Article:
Why stories matter for children’s learning


Ever wondered why boys and girls choose particular toys, particular colors and particular stories? Why is it that girls want to dress in pink and to be princesses, or boys want to be Darth Vader, warriors and space adventurers?

Stories told to children can make a difference.

Scholars have found that stories have a strong influence on children’s understanding of cultural and gender roles. Stories do not just develop children’s literacy; they convey values, beliefs, attitudes and social norms which, in turn, shape children’s perceptions of reality.

I found through my research that children learn how to behave, think, and act through the characters that they meet through stories.

So, how do stories shape children’s perspectives?

Why stories matter

Stories – whether told through picture books, dance, images, math equations, songs or oral retellings – are one of the most fundamental ways in which we communicate.

Nearly 80 years ago, Louise Rosenblatt, a widely known scholar of literature, articulated that we understand ourselves through the lives of characters in stories. She argued that stories help readers understand how authors and their characters think and why they act in the way they do.

Similarly, research conducted by Kathy Short, a scholar of children’s literature, also shows that children learn to develop through stories a critical perspective about how to engage in social action.

Stories help children develop empathy and cultivate imaginative and divergent thinking – that is, thinking that generates a range of possible ideas and/or solutions around story events, rather than looking for single or literal responses.


Impact of stories

So, when and where do children develop perspectives about their world, and how do stories shape that?

Studies have shown that children develop their perspectives on aspects of identity such as gender and race before the age of five.

A key work by novelist John Berger suggests that very young children begin to recognize patterns and visually read their worlds before they learn to speak, write or read printed language. The stories that they read or see can have a strong influence on how they think and behave.

Stories for change

Scholars have also shown how stories can be used to change children’s perspectives about their views on people in different parts of the world. And not just that; stories can also influence how children choose to act in the world.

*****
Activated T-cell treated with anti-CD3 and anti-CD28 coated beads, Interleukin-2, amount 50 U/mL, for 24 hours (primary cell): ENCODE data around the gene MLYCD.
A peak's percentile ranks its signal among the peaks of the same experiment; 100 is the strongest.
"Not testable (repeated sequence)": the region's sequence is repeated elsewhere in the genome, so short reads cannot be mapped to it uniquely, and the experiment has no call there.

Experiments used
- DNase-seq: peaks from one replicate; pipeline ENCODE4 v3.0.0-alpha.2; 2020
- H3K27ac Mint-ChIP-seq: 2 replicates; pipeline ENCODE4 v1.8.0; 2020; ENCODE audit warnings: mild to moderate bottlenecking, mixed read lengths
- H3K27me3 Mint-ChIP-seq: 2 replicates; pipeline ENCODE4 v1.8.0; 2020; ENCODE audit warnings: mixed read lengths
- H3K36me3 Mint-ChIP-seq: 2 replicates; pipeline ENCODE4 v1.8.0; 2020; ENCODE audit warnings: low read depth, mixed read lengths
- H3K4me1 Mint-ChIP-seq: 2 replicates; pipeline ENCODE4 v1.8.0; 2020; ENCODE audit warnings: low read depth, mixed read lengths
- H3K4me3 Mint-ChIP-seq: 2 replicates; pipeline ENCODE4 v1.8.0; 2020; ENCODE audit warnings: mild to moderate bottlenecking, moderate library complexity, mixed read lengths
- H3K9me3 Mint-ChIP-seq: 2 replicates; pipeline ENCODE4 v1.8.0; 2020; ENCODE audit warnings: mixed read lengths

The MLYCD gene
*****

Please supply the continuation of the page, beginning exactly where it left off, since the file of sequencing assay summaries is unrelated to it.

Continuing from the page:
For example, Hilary Janks works with children and teachers on how images in stories on refugees influence how refugees are perceived.

Kathy Short studied children’s engagement with literature around human rights. In their work in a diverse K-5 school with 200 children, they found stories moved even such such young children to consider how they could bring change in their own local community and school.

These children were influenced by stories of child activists such as Iqbal, a real-life story of Iqbal Masih, a child activist who campaigned for laws against child labor. (He was murdered at age 12 for his activism.) Children read these stories along with learning about human rights violations and lack of food for many around the world. In this school, children were motivated to create a community garden to support a local food bank.

Building intercultural perspectives

When children read stories about other children from around the world, such as “Iqbal,” they learn new perspectives that both extend beyond beyond and also connect with their local contexts.

At a time when children are being exposed to negative narratives about an entire religious group from US presidential candidates and others, the need for children to read, see, and hear global stories that counter and challenge such narratives is, I would argue, even greater.


By Peggy Albers, The Conversation

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